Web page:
‘Mockingbird’ town

Monroeville street banner.

Monroeville street banner.

Outside of connecting with my family history at Pine Level, there was nothing more appealing on our Alabama trip than a visit to Harper Lee’s hometown in Monroeville.

Lee’s story had gripped me for a long time.  In 1960, at the age of 34, her bestselling novel “To Kill a Mockingbird” was published and won the Pulitzer Prize.  It has become an American classic.  What engaged me was the fact she stopped writing.  One book and that was it.  Her controversial and yet to be published “Go Set a Watchman” pre-dated ‘Mockingbird.’  In fact she has often called ‘Watchman’ the parent of ‘Mockingbird” and saw no reason to have it put into print.

Nothing like a whiff of fragrance from the spirea.

Nothing like a whiff of fragrance from the spirea.

Now, here it was, 55 years after ‘Mockingbird,’ and she was still alive, at age 89, residing in a care facility in Monroeville with the ‘Watchman’ controversy surrounding her.  The new-old novel apparently was discovered by Lee’s attorney, sent to a literary agent with the author’s approval and is set to be published on or about July 15 by HarperCollins in the U.S.  It will also be published in Great Britain.  Many of Lee’s friends in Monroeville question whether she is mentally competent to OK a book that for more than a half century she has chosen not to publish.  Many think it is an attempt by others to enrich themselves and to bring new fame and tourist business to her hometown.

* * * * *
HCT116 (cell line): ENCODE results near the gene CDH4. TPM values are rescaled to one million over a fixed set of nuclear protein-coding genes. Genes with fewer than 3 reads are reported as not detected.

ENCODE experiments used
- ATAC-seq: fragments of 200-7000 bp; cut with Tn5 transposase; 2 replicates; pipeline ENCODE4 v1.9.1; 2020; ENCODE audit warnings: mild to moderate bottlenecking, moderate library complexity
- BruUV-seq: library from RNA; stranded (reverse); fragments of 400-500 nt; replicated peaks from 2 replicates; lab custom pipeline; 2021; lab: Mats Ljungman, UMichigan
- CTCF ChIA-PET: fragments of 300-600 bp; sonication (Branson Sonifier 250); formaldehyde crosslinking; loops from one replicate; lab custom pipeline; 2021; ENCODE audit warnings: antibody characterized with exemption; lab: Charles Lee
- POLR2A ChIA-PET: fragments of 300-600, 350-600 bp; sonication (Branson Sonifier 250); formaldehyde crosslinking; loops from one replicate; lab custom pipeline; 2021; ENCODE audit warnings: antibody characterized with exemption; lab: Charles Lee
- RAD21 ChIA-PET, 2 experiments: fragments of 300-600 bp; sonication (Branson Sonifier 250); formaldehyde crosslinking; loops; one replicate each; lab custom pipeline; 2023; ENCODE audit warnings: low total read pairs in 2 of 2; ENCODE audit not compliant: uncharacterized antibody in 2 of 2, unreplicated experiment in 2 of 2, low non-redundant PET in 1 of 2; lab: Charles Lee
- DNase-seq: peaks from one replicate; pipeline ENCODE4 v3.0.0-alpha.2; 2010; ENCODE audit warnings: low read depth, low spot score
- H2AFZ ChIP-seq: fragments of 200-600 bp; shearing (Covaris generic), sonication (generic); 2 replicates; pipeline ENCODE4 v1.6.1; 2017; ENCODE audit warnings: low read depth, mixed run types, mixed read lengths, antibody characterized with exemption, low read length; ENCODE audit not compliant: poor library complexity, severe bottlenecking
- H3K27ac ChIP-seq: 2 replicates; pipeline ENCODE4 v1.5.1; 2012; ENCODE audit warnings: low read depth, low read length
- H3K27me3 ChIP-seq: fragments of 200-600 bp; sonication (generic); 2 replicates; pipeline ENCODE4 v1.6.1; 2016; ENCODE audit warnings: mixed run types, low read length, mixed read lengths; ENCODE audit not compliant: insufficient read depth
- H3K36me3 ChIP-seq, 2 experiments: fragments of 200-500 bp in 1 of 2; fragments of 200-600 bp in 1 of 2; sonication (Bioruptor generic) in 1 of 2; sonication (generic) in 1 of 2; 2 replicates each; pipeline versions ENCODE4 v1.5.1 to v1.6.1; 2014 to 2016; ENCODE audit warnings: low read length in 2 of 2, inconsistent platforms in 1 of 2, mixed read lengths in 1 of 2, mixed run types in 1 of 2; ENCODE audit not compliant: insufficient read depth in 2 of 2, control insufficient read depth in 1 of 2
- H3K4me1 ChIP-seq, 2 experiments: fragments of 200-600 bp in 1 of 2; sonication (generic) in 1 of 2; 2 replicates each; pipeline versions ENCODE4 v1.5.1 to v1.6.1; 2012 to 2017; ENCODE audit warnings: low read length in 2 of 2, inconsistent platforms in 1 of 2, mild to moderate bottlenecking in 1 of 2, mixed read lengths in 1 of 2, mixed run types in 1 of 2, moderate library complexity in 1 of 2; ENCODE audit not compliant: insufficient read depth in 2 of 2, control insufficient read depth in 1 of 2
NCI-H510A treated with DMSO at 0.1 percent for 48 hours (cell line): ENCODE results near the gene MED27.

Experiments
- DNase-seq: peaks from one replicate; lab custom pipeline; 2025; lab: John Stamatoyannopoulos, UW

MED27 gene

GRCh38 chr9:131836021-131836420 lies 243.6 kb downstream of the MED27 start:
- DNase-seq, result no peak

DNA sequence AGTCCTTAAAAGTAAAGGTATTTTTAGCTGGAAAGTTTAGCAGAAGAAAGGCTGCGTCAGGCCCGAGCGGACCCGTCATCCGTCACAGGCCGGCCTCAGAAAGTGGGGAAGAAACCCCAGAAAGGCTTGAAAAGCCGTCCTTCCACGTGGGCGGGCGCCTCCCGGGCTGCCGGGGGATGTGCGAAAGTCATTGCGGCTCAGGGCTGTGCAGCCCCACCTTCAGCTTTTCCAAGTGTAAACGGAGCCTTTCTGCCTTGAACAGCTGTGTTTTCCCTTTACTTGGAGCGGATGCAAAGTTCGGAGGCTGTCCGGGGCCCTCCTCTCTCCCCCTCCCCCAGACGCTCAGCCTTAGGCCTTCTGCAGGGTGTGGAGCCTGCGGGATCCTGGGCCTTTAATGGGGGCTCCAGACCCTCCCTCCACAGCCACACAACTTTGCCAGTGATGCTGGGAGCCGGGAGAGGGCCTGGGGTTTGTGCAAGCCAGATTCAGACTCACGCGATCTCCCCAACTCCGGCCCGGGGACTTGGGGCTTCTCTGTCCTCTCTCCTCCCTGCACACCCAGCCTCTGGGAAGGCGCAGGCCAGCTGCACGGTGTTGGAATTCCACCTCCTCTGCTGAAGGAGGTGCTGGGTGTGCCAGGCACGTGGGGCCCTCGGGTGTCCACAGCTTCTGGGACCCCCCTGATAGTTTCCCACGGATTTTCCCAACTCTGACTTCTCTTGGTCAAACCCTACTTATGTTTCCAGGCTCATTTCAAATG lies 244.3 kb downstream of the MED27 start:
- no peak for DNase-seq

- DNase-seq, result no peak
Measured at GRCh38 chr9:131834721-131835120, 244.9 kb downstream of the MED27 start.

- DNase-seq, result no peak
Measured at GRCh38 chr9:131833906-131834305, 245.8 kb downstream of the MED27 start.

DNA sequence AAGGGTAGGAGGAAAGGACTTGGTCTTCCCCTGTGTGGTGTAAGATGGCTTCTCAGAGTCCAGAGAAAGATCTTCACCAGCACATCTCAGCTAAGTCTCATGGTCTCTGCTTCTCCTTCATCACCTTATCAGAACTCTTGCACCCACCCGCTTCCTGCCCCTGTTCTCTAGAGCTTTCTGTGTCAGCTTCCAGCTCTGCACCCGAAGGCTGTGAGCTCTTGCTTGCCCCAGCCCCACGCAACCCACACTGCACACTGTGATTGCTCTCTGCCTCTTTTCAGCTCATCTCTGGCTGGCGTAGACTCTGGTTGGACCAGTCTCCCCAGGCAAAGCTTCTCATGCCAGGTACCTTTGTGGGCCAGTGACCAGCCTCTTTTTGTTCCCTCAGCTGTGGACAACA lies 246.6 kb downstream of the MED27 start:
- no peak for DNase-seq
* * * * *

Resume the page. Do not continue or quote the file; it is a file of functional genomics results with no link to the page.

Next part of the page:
Also, at least in my mind, was the question of her authorship of  “Mockingbird.”  Her late cousin and celebrated author of “In Cold Blood” and “Breakfast at Tiffany’s,” has long been linked to at least having an editing role in ‘Mockingbird.’  As a young boy, Capote, spent summers in Monroeville, living next door to the Lee family, and becoming close friends with Harper.  In fact, years later Lee accompanied Capote on his reporting trip to Kansas for “In Cold Blood.’

All this stirred my interest, although there was one apparent setback to our visit.

Crowd awaits start of the play.

Crowd awaits start of the play.